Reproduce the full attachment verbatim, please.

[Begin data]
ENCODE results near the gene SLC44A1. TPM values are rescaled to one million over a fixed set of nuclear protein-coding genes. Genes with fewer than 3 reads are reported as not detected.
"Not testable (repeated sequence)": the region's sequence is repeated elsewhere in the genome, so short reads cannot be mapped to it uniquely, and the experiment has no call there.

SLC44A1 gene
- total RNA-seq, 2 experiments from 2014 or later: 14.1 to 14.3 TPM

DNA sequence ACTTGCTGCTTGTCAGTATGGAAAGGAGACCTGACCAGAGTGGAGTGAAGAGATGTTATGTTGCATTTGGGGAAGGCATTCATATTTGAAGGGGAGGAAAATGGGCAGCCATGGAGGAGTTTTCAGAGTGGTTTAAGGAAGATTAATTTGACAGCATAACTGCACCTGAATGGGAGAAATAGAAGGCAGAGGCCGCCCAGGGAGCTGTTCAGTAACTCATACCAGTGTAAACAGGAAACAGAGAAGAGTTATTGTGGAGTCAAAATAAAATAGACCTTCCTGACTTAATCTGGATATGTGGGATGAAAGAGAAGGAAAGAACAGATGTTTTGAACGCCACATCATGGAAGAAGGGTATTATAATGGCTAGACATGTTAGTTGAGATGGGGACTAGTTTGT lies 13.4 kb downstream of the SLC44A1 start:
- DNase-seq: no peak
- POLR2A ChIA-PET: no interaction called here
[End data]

ENCODE results near the gene SLC44A1. TPM values are rescaled to one million over a fixed set of nuclear protein-coding genes. Genes with fewer than 3 reads are reported as not detected.
"Not testable (repeated sequence)": the region's sequence is repeated elsewhere in the genome, so short reads cannot be mapped to it uniquely, and the experiment has no call there.

SLC44A1 gene
- total RNA-seq, 2 experiments from 2014 or later: 14.1 to 14.3 TPM

DNA sequence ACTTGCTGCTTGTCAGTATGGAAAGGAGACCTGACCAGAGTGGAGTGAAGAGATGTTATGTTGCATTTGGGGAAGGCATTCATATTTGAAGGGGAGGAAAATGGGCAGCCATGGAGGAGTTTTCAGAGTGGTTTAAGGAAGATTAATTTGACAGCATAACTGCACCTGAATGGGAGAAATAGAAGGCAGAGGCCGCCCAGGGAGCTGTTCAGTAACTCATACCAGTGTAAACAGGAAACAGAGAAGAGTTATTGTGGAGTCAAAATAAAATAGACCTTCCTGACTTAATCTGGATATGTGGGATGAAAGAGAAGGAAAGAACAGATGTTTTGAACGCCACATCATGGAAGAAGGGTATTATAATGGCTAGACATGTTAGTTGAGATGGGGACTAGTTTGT lies 13.4 kb downstream of the SLC44A1 start:
- DNase-seq: no peak
- POLR2A ChIA-PET: no interaction called here